Home prices are being driven up by yield seeking investors who are buying up single-family houses to rent out or flip, competing for houses with ordinary Americans who also have cheapest mortgage financing on record, according to the Wall Street Journal.
One factor in the jump in housing costs is the price of building materials. David Logan, senior economist with the National Association of Home Builders (NAHB) told Inman, "Producers of lumber, they shut down like most every other business needed to. But when production came back, mills had curtailed their production by as much as 50 percent," assuming a "precipitous drop in housing demand" during the pandemic.
Many other material costs have increased such as concrete and oriented strand board (OSB), which is used in home wall paneling, and other products.
Logan added, "We’re seeing shortages in everything from some steel products to paint to toilets and appliances. It’s not that builders and homebuyers aren’t going to get them, it’s that it can literally take months." Material costs are only one part of the problem.
In many cities, residents fled urban centers for the suburbs during the pandemic, in search of more space for families and distancing from strangers. Additionally, building has been impacted by onerous regulations which delay contruction and price smaller builders out of larger markets.
A new report from John Burns Real Estate Consulting said that roughly one in every five houses sold in the country’s top markets is bought by someone who never moves in which will likely make US housing permanently more expensive.
"Limited housing supply, low rates, a global reach for yield, and what we’re calling the institutionalization of real-estate investors has set the stage for another speculative investor-driven home price bubble."
According to the report, in Phoenix, AZ nearly 30 percent of home sales are to investors.
The consulting firm expects home prices to climb 12 percent in 2021, on top of last year’s 11 percent increase and likely grow another 6 percent in 2022. With an expectation that inflation will rise, real estate investments have traditionally been a good way to hedge against inflation.
Investors included iBuyers, like Offerpad and Opendoor, which make instant cash offers on homes and flip them soon after purchase, as well as people buying second homes or vacation rentals. Cash purchases accounted for 67 percent of homes sold below $100,000, and 31 percent of homes sold between $100,000 and $200,000,
However, there is an increasing number of institutions entering the market, like pension funds, sovereign wealth funds and insurance companies chasing profits.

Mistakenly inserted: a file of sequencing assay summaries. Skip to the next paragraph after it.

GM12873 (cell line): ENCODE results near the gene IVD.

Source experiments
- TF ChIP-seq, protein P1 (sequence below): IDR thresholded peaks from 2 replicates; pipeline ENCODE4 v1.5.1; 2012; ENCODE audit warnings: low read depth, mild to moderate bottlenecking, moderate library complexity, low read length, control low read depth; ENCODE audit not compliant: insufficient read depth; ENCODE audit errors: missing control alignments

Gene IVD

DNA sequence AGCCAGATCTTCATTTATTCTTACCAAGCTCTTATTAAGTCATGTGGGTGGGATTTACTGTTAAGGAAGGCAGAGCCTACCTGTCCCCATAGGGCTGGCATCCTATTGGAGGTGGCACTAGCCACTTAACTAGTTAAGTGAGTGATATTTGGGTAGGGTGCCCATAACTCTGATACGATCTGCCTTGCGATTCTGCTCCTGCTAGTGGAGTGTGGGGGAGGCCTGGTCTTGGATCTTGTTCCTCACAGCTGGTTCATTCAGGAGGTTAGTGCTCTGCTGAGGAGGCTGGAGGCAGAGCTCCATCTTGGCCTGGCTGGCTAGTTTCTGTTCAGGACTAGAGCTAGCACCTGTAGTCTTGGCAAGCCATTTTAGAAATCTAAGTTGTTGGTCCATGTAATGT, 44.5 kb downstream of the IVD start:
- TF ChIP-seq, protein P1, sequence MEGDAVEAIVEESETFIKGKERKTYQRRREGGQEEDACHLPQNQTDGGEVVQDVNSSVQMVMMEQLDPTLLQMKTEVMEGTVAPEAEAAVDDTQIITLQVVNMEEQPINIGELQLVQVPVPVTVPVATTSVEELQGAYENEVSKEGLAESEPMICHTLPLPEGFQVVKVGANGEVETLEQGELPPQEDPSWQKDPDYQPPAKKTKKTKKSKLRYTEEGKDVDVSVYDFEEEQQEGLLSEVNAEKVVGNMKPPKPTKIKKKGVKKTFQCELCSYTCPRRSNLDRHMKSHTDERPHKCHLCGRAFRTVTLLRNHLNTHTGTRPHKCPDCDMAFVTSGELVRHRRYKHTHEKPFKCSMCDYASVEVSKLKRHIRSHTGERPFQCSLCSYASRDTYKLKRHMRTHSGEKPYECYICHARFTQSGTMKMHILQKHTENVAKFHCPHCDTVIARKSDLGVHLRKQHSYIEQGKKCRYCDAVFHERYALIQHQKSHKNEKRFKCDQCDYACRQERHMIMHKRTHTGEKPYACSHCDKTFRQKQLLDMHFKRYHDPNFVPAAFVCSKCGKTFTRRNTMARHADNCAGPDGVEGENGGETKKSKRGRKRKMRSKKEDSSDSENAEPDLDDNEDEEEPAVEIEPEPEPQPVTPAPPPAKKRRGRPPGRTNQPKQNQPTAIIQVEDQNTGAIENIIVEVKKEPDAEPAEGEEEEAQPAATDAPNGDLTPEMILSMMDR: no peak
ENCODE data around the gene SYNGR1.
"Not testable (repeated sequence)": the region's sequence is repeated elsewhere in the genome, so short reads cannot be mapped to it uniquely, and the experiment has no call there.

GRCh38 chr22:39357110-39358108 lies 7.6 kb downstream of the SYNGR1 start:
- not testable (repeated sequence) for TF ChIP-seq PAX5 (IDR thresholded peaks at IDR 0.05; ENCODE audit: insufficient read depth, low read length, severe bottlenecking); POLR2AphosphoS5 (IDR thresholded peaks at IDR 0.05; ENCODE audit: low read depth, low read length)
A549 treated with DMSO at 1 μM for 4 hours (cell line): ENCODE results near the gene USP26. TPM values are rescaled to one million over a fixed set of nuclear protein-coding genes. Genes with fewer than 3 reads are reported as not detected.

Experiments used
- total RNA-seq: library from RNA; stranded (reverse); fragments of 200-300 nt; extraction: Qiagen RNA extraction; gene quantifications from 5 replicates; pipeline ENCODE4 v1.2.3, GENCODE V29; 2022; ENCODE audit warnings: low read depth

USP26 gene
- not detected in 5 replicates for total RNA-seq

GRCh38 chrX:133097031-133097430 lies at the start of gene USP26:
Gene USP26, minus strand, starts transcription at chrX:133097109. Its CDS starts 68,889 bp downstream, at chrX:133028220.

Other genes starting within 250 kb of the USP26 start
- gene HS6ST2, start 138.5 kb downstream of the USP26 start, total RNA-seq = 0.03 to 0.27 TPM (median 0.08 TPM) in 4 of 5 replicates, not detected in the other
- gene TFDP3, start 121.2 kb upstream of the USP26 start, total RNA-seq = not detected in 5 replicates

The Burns report stated more than 200 investment firms are in the market including: Opendoor Technologies Inc., money managers including JP Morgan Asset Management and BlackRock Inc.
BlackRock is purchasing entire neighborhoods and converting single-family homes into rentals. In cities such as Houston, investors account for a quarter of home purchasers. Since 2020, Home Partners of America, a KKR private equity linked company has purchased 100 single family homes in King County, Washington. Most are in south King County and the companies bid them up higher than the average buyer could afford. Invitation Homes a subsidiary of Blackrock has also purchased 100 since 2019.
The report also included platforms such as Fundrise and Roofstock that buy and arrange for the management of rentals on behalf of individuals and builder LGI Homes Inc.
PCCP LLC, which usually invests in apartment buildings and office towers, purchased rental-home communities in the Southeast, for Calstrs, California’s $286.9 billion teachers’ retirement system. Madison Realty Capital last week closed a $110 million loan on a project in Los Angeles, where 220 of the nearly 700 home sites are being sold to investors.
According to the report, investor sales are up 65 percent in Fort Walton, Kansas from a year ago, up 54 percent in Flagstaff, Arizona, 41 percent in Tulsa, Oklahoma. In Houston, investors accounted for 24 percent of home purchases.
Pedro Gonzalez, journalist and associate editor for Chronicles told Tucker Carlson on Fox News that BlackRock's actions are leading 40 percent of American renters believing they will never be able to own a home. "Homeownership gives people a stake in a society. It’s a way to build generational wealth. It’s the foundation of the middle-class and part of the American dream."
Gonzalez added, "The same institutions also promote progressive [political] policies like environmental policies that also raise the price of housing, and they push for more immigration, like JPMorgan Asset Management."